Where is Medieval World in the Netflix series Westworld?

Screen-Shot-2016-10-24-at-11.38.22-AM
Guest gets run through by host in Medievalworld

Like most carbon based life forms, I’m enjoying the HBO series Westworld with its horrific clash between human “guests” and android “hosts”. As you should know, the series is based on a 1973 movie of the same name written and directed by the novelist Michael Crichton.

But there’s been a key difference so far in the modern series – it’s been focussed on the Wild West – the theme park known as Westworld. In the 1973 movie, we were immediately introduced to three theme parks at Delos: Westworld was the American Wild West, Romanworld was the last days of Pompeii and Medievalworld was set in a violent European Middle Ages.

Westworld
More than the Wild West in the 1973 movie

As this is a Templar blog – I have to pose the question: where has Medievalworld gone? In the 1973 movie, it took second billing to Westworld with one of the guests run through by a host with a battle sword. The scene is chilling as the guest, an overweight executive, begins to realise that his duel with the medieval lord is for real. He treated it as a joke at the outset.

Three years after Westworld was released, a poorly received sequel called Futureworld was brought out. Though the film wasn’t well received, it has elements that have made their way into the TV series – for example, the collecting of data from guests to create new hosts has been taken and developed in a modern, digital context. Interestingly, Futureworld dumped Westworld but kept Medievalworld.

My suggestion to the makers of the TV series – though I suspect I’m too late to get this included – would be to create Templarworld. Could you imagine it? A secretive order of warrior knights pitted against the Saracens and betrayed by their own side – what a storyline!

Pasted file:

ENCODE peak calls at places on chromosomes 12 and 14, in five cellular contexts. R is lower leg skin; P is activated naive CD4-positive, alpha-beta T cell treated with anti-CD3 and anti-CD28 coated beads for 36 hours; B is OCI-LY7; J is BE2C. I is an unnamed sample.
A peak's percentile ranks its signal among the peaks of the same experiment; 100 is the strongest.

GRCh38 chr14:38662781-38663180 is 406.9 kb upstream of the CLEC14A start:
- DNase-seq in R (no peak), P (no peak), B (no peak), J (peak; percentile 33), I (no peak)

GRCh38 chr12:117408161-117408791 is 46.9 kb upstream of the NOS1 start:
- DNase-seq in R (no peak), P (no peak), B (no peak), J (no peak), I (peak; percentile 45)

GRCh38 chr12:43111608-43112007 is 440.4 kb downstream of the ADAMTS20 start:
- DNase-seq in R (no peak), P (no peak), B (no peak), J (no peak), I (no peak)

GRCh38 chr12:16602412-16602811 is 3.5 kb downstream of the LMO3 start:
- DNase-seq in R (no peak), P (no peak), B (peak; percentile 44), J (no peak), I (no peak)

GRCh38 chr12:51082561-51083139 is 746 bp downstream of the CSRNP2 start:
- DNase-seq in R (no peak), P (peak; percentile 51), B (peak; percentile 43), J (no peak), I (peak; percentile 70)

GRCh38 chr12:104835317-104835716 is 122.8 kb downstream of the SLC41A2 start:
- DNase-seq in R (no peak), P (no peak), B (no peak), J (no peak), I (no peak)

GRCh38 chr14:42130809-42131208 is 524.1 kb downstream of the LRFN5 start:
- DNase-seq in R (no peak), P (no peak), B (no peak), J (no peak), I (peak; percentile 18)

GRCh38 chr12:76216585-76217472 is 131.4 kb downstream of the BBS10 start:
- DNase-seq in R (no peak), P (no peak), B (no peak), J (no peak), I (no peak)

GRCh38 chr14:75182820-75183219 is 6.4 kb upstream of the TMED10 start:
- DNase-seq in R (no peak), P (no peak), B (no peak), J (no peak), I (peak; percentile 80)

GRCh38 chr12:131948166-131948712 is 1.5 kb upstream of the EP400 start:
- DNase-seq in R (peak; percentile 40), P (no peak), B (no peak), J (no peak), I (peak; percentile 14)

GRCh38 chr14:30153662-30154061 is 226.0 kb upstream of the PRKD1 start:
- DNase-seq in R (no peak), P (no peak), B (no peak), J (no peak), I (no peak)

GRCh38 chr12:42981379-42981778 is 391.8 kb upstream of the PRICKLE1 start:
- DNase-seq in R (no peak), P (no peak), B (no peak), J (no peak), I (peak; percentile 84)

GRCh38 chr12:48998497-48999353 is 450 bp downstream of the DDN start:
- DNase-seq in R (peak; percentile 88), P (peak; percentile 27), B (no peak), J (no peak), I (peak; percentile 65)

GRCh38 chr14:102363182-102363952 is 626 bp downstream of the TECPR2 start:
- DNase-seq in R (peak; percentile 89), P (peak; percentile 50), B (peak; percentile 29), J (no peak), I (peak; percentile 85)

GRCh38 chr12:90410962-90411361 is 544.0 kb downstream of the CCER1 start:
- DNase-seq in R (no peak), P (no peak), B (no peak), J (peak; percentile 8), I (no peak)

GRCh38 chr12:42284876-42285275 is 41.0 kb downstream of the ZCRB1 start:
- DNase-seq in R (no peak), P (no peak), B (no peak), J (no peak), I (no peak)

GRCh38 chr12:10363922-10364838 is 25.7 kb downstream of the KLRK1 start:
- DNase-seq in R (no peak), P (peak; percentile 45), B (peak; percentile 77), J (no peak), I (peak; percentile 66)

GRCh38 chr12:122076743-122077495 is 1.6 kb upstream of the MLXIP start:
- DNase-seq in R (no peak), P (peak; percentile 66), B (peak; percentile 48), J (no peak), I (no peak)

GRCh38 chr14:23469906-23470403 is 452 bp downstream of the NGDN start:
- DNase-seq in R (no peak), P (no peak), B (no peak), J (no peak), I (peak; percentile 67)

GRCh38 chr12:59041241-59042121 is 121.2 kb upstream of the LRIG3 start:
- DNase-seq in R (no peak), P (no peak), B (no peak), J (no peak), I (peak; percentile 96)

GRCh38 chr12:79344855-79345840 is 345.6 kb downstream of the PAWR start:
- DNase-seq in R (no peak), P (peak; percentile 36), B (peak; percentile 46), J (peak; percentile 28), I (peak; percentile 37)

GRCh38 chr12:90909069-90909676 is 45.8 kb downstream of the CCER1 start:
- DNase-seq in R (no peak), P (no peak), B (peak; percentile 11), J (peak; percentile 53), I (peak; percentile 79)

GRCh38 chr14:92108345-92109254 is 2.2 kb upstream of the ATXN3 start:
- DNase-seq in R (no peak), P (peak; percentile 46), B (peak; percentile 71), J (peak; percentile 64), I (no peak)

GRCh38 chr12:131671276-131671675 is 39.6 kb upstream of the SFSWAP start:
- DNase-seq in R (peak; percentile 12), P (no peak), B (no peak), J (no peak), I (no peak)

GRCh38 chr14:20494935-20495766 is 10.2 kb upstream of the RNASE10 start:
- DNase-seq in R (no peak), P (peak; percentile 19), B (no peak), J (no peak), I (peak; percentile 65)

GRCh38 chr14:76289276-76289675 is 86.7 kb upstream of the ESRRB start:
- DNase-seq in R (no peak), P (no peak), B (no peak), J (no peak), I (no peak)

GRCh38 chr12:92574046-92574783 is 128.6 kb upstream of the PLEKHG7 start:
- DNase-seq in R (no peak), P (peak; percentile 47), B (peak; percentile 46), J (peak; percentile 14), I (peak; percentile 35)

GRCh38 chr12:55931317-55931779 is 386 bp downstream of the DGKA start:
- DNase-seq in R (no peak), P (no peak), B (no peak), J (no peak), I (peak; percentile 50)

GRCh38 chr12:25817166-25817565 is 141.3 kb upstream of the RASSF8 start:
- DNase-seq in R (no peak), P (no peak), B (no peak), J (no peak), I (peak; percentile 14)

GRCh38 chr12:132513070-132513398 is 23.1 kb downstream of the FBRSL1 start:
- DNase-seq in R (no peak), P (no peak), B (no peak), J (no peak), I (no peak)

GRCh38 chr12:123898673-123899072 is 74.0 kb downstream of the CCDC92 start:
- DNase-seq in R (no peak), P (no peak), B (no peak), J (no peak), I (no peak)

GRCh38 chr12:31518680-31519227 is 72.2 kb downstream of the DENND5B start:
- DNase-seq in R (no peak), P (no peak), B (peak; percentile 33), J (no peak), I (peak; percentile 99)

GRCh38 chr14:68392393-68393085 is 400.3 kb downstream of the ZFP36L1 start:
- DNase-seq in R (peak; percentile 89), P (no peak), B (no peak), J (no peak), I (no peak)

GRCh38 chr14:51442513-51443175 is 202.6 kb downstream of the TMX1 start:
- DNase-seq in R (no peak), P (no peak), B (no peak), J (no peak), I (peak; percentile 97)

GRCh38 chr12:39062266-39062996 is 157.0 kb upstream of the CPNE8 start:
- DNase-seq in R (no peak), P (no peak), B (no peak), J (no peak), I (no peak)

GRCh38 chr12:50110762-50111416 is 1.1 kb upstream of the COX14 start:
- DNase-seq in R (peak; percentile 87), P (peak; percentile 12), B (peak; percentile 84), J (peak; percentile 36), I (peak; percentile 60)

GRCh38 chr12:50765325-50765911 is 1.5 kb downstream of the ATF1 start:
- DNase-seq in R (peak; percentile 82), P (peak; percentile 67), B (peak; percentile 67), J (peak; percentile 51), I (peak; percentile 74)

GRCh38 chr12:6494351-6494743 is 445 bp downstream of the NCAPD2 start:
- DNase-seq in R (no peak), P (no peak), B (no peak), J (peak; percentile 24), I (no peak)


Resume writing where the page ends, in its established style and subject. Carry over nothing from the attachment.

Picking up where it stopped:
The 13th Warrior – medieval movie and guilty pleasure

I’ve never understood the hostility that this movie generated when it came out in 1999 – it seemed that once the critical slating got underway, everybody jumped on board to throw rotten tomatoes at it…and you can go to the Rotten Tomatoes movie website to see that plenty of people still hate The 13th Warrior.

But I’ve got a soft spot for certain movies that have been put through the critical mincer but still retain a certain historical fascination and are actually very watchable – and The 13th Warrior is not a dull movie. It’s rather violent and its take on the relationship between the emerging Arab/Islamic world of the east and the so-called Dark Ages in the west is if nothing else, picturesque and spooky!

And to be blunt – it’s certainly not down there with the unintentionally hilarious Ironclad and pretty dreadful Season of the Witch – two recent historical and hysterical offerings from Hollywood.

The 13th Warrior was based on a book by Michael Crichton – the man who brought you great horror sci fi movies in the 1970s like Coma and Westworld and then went on to conjure up Jurassic Park. The 13th Warrior was based on his book Eaters of the Dead and the movie originally adopted that name but when he was called in to direct it, it changed title.

In short, the year is 922CE and an Arab emissary (Antonio Banderas) leaves his beautiful homeland to go to the barbaric west where he falls in with a bunch of uncouth Vikings. He learns their language and fights battles alongside them against a mysterious creature that is threatening to wipe them out. A Viking prophecy stipulates that a foreign man must be present if the beast is to be vanquished – and along comes our Arab friend. I won’t spoil the plot any further!

The movie cost far more than it made back at the box office and Omar Sharif – who had a bit part in the film – slated it and then the critics gave it a good booting. But I think for those trying to understand the cultural clashes of the very early Middle Ages – it’s a good watch. Time, I suspect, may be kinder to The 13th Warrior than the critics were – I hope you agree!